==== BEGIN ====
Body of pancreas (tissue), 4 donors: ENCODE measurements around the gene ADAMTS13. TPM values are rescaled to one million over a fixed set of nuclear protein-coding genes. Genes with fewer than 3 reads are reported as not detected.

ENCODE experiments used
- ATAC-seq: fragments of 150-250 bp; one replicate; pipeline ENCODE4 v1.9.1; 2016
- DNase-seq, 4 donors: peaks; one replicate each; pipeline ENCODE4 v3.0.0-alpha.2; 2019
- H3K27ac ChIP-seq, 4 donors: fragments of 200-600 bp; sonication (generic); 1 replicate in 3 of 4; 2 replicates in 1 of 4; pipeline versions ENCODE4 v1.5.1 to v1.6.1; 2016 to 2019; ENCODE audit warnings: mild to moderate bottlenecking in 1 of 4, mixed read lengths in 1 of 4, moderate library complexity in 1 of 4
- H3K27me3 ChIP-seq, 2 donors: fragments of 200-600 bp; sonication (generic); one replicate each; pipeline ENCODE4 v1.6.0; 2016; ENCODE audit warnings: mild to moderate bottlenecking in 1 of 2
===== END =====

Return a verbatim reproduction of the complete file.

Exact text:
Body of pancreas (tissue), 4 donors: ENCODE measurements around the gene ADAMTS13. TPM values are rescaled to one million over a fixed set of nuclear protein-coding genes. Genes with fewer than 3 reads are reported as not detected.

ENCODE experiments used
- ATAC-seq: fragments of 150-250 bp; one replicate; pipeline ENCODE4 v1.9.1; 2016
- DNase-seq, 4 donors: peaks; one replicate each; pipeline ENCODE4 v3.0.0-alpha.2; 2019
- H3K27ac ChIP-seq, 4 donors: fragments of 200-600 bp; sonication (generic); 1 replicate in 3 of 4; 2 replicates in 1 of 4; pipeline versions ENCODE4 v1.5.1 to v1.6.1; 2016 to 2019; ENCODE audit warnings: mild to moderate bottlenecking in 1 of 4, mixed read lengths in 1 of 4, moderate library complexity in 1 of 4
- H3K27me3 ChIP-seq, 2 donors: fragments of 200-600 bp; sonication (generic); one replicate each; pipeline ENCODE4 v1.6.0; 2016; ENCODE audit warnings: mild to moderate bottlenecking in 1 of 2